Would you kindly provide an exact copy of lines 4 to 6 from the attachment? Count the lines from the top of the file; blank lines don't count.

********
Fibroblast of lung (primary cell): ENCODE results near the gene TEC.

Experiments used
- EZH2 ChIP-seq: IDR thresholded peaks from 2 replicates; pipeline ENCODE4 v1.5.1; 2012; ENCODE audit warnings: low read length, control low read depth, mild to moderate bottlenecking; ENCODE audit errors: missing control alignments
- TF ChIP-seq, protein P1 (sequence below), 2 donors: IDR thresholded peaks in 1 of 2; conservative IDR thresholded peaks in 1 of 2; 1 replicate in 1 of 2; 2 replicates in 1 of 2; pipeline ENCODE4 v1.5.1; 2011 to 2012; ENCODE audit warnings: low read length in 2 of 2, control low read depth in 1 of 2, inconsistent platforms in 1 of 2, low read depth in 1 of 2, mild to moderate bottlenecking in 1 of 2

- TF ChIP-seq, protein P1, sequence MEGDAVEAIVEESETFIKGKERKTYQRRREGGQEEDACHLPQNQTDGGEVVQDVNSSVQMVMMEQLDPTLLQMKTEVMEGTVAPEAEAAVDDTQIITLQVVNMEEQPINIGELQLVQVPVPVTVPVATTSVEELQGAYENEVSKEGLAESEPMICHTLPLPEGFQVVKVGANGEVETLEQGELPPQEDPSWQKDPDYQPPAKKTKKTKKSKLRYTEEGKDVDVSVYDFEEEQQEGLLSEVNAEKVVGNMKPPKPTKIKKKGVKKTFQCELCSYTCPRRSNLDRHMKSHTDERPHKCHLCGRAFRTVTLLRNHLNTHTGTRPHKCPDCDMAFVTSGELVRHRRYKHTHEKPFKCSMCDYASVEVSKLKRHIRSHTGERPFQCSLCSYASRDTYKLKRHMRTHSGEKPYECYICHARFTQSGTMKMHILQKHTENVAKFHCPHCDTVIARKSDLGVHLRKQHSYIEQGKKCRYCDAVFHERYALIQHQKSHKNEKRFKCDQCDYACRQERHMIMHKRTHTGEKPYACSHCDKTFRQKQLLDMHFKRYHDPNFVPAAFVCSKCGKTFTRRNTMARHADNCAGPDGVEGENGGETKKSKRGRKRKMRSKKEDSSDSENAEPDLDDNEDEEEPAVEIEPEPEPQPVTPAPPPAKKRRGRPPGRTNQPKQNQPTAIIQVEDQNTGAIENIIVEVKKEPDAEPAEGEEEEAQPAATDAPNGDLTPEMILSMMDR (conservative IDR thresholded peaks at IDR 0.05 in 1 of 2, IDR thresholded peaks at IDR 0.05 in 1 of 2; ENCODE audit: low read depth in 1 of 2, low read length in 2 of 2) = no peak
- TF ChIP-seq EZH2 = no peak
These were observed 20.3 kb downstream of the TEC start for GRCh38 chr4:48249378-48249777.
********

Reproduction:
- TF ChIP-seq, protein P1 (sequence below), 2 donors: IDR thresholded peaks in 1 of 2; conservative IDR thresholded peaks in 1 of 2; 1 replicate in 1 of 2; 2 replicates in 1 of 2; pipeline ENCODE4 v1.5.1; 2011 to 2012; ENCODE audit warnings: low read length in 2 of 2, control low read depth in 1 of 2, inconsistent platforms in 1 of 2, low read depth in 1 of 2, mild to moderate bottlenecking in 1 of 2

- TF ChIP-seq, protein P1, sequence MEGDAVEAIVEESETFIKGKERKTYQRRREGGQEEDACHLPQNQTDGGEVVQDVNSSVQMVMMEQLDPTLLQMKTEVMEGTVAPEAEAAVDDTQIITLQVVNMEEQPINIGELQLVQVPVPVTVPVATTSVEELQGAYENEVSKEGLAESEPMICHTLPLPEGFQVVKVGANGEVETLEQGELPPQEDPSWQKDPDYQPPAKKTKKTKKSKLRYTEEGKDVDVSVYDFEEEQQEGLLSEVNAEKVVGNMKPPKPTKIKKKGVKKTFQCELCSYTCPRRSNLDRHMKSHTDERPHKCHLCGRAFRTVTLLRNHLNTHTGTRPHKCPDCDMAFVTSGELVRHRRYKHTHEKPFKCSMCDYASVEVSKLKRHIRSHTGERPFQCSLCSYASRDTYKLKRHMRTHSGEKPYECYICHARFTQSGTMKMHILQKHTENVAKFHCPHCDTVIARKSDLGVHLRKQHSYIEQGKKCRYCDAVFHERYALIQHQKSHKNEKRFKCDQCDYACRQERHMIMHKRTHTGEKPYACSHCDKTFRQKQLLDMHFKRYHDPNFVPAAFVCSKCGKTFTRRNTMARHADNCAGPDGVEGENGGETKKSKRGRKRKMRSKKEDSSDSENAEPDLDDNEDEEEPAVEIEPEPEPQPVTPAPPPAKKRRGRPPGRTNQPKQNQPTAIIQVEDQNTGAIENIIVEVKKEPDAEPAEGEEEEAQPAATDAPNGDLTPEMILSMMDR (conservative IDR thresholded peaks at IDR 0.05 in 1 of 2, IDR thresholded peaks at IDR 0.05 in 1 of 2; ENCODE audit: low read depth in 1 of 2, low read length in 2 of 2) = no peak
- TF ChIP-seq EZH2 = no peak